Quality measures

Structure
Evidence of local arrangements to ensure that people having surgery for inflammatory bowel disease have it undertaken by a colorectal surgeon who is a core member of the inflammatory bowel disease multidisciplinary team.
Data source: Local data collection. Data on surgery for inflammatory bowel disease are available in the National audit of inflammatory bowel disease (IBD) service provision, section 3, and the National audit of paediatric inflammatory bowel disease (IBD) service provision, section 3.
Process
Proportion of surgical procedures for inflammatory bowel disease undertaken by a colorectal surgeon who is a core member of the inflammatory bowel disease multidisciplinary team.
Numerator – the number in the denominator undertaken by a colorectal surgeon who is a core member of the inflammatory bowel disease multidisciplinary team.
Denominator – the number of surgical procedures for inflammatory bowel disease.
Data source: Local data collection and Hospital episode statistics from The Health and Social Care Information Centre.
Outcome
Complications after surgery.

What the quality statement means for different audiences

Service providers (district general hospitals and specialist tertiary centres) ensure that surgery for inflammatory bowel disease is undertaken by a colorectal surgeon who is a core member of the inflammatory bowel disease multidisciplinary team.
Healthcare professionals undertake inflammatory bowel disease surgery if they are colorectal surgeons with expertise and experience in such surgery, or refer people to a colorectal surgeon with relevant expertise and experience who is a core member of the inflammatory bowel disease multidisciplinary team.
Commissioners (clinical commissioning groups and NHS England) ensure that they commission services from providers who can demonstrate that surgery for inflammatory bowel disease is undertaken by colorectal surgeons who are core members of inflammatory bowel disease multidisciplinary teams.
People who have surgery for inflammatory bowel disease have their operation carried out by a specialist surgeon called a colorectal surgeon who is a member of the inflammatory bowel disease care team. This will make it more likely that the operation is a success and ensure good care. Patients should always be involved in the decision to have surgery after a discussion of the benefits and risks.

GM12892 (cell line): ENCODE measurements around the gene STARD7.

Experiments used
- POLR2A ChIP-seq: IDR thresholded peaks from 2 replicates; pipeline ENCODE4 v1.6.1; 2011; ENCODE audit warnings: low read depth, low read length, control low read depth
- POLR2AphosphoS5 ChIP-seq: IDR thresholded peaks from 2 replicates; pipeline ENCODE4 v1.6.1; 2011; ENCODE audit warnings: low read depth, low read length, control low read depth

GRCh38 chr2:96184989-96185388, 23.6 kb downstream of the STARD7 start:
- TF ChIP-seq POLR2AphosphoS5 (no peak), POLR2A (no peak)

Source guidance

British Society of Gastroenterology (2011) Guidelines for the management of inflammatory bowel disease in adults, section 5.5 ‘Recommendations for surgery in ulcerative colitis’ and section 6.6.2 ‘Recommendations for surgery in Crohn’s disease’ (IBD Service Standards A7)

Definitions of terms used in this quality statement

Surgery for inflammatory bowel disease
The types of operation performed for inflammatory bowel disease include colectomy, ileo–anal pouch procedure, ileostomy and intestinal resection.
Colorectal surgeon who is a core member of the inflammatory bowel disease multidisciplinary team
The surgeon should have expertise and experience in undertaking surgery for inflammatory bowel disease and be able to make informed decisions about the need for surgery and the timing of surgery. Their predominant workload should involve inflammatory bowel disease and they should be a core member of the inflammatory bowel disease multidisciplinary team. Skilled and experienced surgeons, supported by an experienced clinical team, are most likely to be in units where such surgery is performed regularly.
When emergency procedures have to be performed, these may need to be done by a surgeon with the appropriate skills and experience who is available to perform the surgery. Children and young people should have their operations performed by surgeons with expertise in operating on children and young people with inflammatory bowel disease.
[Expert opinion and IBD Standards, standard A12]

Equality and diversity considerations

People from different cultures who need certain surgical procedures for inflammatory bowel disease, such as stoma operations, may need additional support if such procedures are not considered acceptable in their community.

Monitoring drug treatment

This quality statement is taken from the inflammatory bowel disease quality standard. The quality standard defines clinical best practice for inflammatory bowel disease and should be read in full.

Quality statement

People receiving drug treatment for inflammatory bowel disease are monitored for adverse effects.

Rationale

People with inflammatory bowel disease may experience different responses to drug treatment, including adverse effects. How a person responds to drug treatment therefore needs to be monitored using local safety policies and procedures, and treatment adjusted to ensure the best quality-of-life outcomes and patient safety.